Landcover Classification using Google Earth Engine (GEE)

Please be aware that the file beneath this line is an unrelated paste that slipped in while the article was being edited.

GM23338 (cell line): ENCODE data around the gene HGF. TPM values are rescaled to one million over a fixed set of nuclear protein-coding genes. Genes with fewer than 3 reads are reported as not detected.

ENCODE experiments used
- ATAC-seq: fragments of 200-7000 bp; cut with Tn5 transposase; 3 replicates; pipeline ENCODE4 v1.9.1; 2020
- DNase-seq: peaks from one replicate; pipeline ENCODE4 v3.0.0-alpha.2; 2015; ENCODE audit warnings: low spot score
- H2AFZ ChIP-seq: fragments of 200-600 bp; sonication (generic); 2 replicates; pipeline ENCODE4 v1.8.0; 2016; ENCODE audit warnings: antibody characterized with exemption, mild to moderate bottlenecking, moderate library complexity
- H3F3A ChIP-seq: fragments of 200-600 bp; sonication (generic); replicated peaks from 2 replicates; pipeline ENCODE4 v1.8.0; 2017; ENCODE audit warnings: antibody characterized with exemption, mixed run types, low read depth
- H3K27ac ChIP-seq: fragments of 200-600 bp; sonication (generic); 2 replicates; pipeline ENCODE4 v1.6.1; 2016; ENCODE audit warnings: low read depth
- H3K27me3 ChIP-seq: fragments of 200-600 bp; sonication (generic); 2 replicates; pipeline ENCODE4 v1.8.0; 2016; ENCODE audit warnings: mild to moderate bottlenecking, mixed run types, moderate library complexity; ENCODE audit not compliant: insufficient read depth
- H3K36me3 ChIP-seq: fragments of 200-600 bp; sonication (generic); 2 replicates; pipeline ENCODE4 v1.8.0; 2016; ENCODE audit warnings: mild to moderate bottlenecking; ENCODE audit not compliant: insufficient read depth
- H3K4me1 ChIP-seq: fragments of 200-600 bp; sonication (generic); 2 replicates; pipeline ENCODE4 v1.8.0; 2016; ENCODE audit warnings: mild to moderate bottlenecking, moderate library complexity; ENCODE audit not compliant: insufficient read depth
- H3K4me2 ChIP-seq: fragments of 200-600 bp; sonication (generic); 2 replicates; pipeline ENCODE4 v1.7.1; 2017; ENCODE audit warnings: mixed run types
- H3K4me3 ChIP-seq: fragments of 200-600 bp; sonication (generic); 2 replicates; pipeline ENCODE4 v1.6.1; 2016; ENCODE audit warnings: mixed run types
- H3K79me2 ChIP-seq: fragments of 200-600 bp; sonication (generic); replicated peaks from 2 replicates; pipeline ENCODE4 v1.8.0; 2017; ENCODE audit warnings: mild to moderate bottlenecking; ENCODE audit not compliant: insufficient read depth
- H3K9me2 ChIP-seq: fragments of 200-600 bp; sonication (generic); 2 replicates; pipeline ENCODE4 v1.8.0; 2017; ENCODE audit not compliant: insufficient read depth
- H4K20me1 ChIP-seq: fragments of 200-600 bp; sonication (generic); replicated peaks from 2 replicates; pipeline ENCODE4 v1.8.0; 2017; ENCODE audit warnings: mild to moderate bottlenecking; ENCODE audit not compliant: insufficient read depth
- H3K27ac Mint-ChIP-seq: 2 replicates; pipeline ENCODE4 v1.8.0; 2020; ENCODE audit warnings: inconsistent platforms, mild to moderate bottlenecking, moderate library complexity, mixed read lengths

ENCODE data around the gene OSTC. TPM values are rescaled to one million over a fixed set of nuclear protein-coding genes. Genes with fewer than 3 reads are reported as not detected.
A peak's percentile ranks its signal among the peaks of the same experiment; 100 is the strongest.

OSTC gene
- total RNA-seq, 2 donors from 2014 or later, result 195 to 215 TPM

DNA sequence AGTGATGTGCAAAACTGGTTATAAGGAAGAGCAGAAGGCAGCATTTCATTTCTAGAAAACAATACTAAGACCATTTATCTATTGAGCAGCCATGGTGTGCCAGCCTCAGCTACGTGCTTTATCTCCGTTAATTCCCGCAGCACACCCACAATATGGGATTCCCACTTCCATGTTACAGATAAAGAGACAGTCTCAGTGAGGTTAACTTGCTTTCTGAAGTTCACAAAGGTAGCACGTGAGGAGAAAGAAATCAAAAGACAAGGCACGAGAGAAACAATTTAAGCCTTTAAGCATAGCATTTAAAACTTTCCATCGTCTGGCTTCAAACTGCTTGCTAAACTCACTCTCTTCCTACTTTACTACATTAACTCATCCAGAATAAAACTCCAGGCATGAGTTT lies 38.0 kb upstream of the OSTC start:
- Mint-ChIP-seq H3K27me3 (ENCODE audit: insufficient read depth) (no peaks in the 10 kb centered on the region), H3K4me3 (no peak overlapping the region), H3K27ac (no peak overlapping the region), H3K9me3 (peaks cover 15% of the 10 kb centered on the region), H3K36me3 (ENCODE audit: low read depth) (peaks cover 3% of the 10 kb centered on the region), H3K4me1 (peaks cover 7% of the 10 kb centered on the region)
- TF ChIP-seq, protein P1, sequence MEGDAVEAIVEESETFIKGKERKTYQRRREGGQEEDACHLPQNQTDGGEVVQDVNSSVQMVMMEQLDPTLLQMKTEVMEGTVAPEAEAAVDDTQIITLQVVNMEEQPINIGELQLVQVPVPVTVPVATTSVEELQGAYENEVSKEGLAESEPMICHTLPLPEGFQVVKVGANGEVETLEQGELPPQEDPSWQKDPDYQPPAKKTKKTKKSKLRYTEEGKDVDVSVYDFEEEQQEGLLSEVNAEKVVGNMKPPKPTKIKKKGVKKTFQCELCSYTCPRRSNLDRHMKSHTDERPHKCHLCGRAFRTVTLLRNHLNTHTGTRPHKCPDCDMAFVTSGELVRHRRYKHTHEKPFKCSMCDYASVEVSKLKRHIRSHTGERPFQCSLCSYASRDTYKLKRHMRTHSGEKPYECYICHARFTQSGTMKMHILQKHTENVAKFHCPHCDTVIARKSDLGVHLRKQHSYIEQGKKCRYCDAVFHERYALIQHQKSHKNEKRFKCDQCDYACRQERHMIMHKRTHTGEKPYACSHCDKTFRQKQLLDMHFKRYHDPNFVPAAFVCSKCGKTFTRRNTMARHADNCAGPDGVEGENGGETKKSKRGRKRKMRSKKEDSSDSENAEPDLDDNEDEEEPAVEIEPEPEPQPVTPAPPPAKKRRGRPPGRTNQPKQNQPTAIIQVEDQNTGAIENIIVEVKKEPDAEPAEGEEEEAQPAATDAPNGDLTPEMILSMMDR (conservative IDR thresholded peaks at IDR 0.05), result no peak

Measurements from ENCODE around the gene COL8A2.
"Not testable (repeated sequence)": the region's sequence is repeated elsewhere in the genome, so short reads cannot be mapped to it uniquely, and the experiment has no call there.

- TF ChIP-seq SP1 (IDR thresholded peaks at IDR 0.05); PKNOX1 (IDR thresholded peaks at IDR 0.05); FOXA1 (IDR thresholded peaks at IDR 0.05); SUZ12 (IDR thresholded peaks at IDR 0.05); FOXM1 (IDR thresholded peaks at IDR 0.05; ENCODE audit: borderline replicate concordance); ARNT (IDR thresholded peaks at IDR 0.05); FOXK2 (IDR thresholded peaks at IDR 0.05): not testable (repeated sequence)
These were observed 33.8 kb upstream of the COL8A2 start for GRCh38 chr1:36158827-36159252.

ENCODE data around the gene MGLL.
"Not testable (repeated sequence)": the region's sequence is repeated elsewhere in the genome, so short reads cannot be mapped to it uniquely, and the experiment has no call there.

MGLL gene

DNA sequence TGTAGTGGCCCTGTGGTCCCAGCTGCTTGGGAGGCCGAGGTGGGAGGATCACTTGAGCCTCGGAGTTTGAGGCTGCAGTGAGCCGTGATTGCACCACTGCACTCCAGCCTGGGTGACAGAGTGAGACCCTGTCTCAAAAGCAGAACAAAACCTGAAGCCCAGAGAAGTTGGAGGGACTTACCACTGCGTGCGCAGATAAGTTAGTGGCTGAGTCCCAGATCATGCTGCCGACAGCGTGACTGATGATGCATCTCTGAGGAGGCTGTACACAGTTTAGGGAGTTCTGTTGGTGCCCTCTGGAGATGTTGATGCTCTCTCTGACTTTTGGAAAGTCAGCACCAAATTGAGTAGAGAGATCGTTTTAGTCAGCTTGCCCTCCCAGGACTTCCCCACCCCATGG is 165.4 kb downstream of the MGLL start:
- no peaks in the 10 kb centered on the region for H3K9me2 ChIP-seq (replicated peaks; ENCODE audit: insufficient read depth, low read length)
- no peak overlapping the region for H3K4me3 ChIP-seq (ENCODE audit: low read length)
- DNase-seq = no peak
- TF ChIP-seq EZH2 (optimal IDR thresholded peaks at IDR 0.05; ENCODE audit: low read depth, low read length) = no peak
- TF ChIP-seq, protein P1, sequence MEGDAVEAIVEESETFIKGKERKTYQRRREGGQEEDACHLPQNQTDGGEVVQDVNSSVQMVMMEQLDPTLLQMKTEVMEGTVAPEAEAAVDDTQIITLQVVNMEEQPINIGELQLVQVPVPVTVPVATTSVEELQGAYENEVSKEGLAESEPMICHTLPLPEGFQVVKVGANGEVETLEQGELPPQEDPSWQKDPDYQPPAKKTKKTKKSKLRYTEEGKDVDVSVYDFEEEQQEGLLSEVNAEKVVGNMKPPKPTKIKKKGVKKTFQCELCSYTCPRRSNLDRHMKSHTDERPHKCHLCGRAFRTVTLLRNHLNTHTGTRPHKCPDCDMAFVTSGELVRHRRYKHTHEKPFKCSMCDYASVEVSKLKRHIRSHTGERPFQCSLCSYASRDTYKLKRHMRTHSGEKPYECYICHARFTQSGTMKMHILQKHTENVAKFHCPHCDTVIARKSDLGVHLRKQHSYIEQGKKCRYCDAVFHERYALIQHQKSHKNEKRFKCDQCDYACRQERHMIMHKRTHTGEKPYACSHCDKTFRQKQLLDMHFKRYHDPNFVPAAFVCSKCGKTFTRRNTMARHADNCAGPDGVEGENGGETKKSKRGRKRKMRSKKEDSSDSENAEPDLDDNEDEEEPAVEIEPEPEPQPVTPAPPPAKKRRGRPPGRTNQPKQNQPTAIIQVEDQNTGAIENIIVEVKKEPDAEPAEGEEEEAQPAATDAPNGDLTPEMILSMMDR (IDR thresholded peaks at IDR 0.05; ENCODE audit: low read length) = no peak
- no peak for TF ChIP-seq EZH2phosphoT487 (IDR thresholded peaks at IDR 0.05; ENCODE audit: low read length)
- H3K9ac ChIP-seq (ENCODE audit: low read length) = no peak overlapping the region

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In Recent years, there has been a significant increase in the number of remote sensing (RS) datasets acquired by various spaceborne and airborne sensors with different characteristics (e. g., spectral, spatial, temporal, and radiometric resolutions). Working with petabytes of RS datasets is a challenging task and has its own special requirements. Cloud computing platforms are efficient ways of storing, accessing, and analyzing datasets on very powerful servers, which virtualize supercomputers for the user. These systems provide infrastructure, platform, storage services, and software packages in a variety of ways for the customers. Google Earth Engine (GEE) is a cloud-based geospatial processing platform which was launched by Google, in 2010. GEE uses Google's computational infrastructure and available open-access RS datasets. GEE is the most popular big geo data processing platform, facilitating the scientific discovery process by providing users with free access to numerous remotely sensed datasets. Earth Engine is available through Python and JavaScript Application Program Interfaces (APIs). The JavaScript API is accessible via a web-based Integrated Development Environment (IDE) called the Code Editor. This platform is where users can write and execute scripts to share and repeat geospatial analysis and processing workflows. The remarkable capabilities of GEE provide opportunities to employ this platform in broad variety of disciplines in all branches of Earth science studies. Land cover information plays a vital role in many aspects of life, from scientific and economic to political. Accurate information about land cover affects the accuracy of all subsequent applications, therefore accurate and timely land cover information is in high demand. In land cover classification studies over the past decade, higher accuracies were produced when using time series satellite images than when using single date images. Recently, the availability of the Google Earth Engine (GEE), a cloud-based computing platform, has gained the attention of remote sensing based applications where temporal aggregation methods derived from time series images are widely applied (i. e., the use the metrics such as mean or median), instead of time series images. In GEE, many studies simply select as many images as possible to fill gaps without concerning how different year/season images might affect the classification accuracy.